THE University of Zambia Lecturers and Researchers’ Union (UNZALARU) has appealed to the incoming government to help dismantle the 10-year debt owed to its members in terminal benefits.

In a statement, Tuesday, UNZALARU general secretary Kelvin Mambwe noted that for the past 10 years, UNZA had failed to pay terminal benefits to retired and serving employees of the University in excess of K600 million due to underfunding from government.

“For the past 10 years, the UNZA has failed to pay terminal benefits to retired and serving employees of the University in excess of K600 million due to underfunding from the Government. A number of University staff have since died without ever receiving their dues while others continue to dream that one day their monies will be paid. It is our hope that with the coming new Government, these dreams will now be actualised. Over the past years, Government officials at all levels including Cabinet have been engaged in order for them to address this huge problem at the University but all our efforts have fallen on deaf ears. The only time the Government appeared to show commitment in our issue was when the matter was tabled at a Cabinet meeting which resulted in the approval of a policy document called new sustainable financing strategy for public universities in 2017 which has largely remained on paper,” he stated.

Mambwe further urged the next government to provide research funds to the university.

“Over the years, UNZA has never received any research funds from the Government to support research activities at the University. The ongoing research activities at the University are either self-funded or funded by western donors. This trend has reduced the university’s international status. In addition to lack of research funds, the conditions of service for academics at the University have largely remained the same against rising inflation. As stated above, the working environment at the University is extremely bad and fails to meet international standards. This could perhaps explain dwindling numbers of international students at UNZA,” he said.

Meanwhile, Mambwe bemoaned the obsolete and inadequate university infrastructure which could not support a conducive teaching and learning environment.

“We wish to inform the coming Government that workers of the University of Zambia (UNZA), a quasi-government institution, have in the past five years experienced a number of challenges that have affected their capacity to effectively discharge their mandate to the nation. Some of these challenges include, among others, the following: obsolete infrastructure which cannot support a conducive teaching and learning environment; unpaid terminal benefits in both pensions and gratuities; intimidation and subsequent unfair and non-inclusive amendments to the Higher Education Act; inadequate funding for research; and stagnant conditions of service,” he said.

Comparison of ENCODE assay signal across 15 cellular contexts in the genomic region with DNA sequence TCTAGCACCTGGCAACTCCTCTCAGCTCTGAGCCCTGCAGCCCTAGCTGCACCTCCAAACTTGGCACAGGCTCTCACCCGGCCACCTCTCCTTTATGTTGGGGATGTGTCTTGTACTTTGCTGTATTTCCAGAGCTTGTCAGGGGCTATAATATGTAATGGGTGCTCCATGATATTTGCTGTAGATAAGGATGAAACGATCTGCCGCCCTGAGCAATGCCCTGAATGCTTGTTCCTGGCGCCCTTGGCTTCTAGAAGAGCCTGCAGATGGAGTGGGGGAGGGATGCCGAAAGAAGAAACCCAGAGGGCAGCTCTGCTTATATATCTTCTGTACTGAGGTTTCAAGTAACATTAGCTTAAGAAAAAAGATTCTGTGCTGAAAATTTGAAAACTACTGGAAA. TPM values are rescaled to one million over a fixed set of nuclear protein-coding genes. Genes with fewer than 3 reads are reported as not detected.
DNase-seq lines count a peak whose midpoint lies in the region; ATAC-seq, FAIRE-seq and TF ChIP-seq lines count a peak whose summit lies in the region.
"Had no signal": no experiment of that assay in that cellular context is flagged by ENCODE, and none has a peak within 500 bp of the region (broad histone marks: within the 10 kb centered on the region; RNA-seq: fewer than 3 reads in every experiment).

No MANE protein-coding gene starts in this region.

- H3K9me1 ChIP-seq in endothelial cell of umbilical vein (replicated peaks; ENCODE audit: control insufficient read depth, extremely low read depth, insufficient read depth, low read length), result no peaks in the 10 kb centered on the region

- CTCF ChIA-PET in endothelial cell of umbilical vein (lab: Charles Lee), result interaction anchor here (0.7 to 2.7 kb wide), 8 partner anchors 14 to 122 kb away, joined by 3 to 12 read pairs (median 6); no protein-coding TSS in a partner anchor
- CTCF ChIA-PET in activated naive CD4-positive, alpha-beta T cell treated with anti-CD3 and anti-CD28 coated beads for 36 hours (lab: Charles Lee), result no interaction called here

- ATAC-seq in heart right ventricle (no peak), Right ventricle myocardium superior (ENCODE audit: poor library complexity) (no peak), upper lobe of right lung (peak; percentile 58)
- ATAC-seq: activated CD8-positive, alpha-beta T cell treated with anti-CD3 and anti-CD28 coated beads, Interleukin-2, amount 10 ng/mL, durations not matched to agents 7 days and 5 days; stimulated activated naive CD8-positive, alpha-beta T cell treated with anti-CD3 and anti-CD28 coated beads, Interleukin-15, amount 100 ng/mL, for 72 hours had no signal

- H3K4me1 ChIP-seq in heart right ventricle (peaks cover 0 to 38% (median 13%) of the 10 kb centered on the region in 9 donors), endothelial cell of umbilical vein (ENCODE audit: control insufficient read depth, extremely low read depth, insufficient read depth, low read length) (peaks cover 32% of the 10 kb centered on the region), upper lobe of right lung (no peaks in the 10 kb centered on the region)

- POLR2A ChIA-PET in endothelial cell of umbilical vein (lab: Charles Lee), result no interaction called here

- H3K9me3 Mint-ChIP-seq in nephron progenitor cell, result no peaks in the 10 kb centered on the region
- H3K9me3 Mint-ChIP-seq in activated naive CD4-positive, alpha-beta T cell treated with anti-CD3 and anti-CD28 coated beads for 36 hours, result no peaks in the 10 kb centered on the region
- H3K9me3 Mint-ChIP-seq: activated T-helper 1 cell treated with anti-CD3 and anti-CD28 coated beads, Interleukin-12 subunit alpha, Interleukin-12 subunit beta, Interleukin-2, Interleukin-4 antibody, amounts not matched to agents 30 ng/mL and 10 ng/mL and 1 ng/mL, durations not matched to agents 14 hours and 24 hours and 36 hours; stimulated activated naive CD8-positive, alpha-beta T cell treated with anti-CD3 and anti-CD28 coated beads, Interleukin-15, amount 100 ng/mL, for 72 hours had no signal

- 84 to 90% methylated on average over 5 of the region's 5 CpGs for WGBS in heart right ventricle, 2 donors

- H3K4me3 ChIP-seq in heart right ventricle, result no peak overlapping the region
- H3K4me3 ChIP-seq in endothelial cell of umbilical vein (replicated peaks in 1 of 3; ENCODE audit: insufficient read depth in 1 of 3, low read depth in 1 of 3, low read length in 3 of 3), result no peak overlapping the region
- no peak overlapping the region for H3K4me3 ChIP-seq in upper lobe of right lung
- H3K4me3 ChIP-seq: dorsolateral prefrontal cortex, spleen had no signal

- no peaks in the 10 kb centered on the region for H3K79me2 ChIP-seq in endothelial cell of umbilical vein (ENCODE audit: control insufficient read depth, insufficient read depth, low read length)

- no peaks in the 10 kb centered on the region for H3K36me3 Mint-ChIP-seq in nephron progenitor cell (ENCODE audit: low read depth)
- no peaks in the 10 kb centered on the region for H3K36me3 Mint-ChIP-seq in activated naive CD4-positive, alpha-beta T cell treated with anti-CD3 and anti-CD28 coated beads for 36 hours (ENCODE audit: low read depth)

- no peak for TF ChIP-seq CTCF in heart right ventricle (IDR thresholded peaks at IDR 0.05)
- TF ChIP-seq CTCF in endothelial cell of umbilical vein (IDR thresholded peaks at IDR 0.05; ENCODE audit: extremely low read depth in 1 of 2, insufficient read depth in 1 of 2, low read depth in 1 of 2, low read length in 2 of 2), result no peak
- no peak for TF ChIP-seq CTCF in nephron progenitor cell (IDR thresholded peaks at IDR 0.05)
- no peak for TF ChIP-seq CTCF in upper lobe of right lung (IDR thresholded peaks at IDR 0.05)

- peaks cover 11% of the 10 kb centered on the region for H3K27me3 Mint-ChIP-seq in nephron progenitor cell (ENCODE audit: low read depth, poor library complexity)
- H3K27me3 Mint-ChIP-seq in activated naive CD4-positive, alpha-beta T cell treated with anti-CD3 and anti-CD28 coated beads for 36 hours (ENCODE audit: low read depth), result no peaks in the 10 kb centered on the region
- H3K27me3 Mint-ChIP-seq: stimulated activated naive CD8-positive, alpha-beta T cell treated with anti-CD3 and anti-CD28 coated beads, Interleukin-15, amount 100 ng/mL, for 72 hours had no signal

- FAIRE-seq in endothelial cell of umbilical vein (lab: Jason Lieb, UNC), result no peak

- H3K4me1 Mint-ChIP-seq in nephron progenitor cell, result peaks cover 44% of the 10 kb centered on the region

“Since the establishment of the UNZA in 1966, the university’s infrastructure has become obsolete and inadequate to accommodate the increasing numbers of teaching staff and students. For example, the oldest lecture theatres remain un-rehabilitated, unequipped with modern teaching and learning technologies such as visual/audio equipment while in some instances up to four lecturers share offices meant for one person. In other instances, some storerooms originally designed for storing [deleted] equipment have been converted into office space for lecturers. Laboratories and workshops, cradles of scientific innovation, lack the state of the knowledge equipment required in the 21st century competitive scientific milieu.”

Mambwe further noted that in recent years, lecturers and researchers at the institution had faced threats to their academic freedom in their quest to generate and share ideas with the public.

“In the recent past, the UNZA lecturers and researchers have faced serious threats to their academic freedom in their quest to generate and share ideas with the public. The latest case in point is that of Dr. Sishuwa Sishuwa who the University Management disowned due to his intellectual work shared with the public. In order to consolidate such threats, the UNZA Council has developed a draconian code of conduct for members of staff largely aimed at suffocating intellectualism at UNZA. For example, the code makes it an offence to communicate certain ideas to the public that might be uncomfortable to those in authority. The revision of the code was followed by the amendments to the 2013 Higher Education Act this year which consolidates the tyrannical habits of the University Council and the Government,” said Mambwe.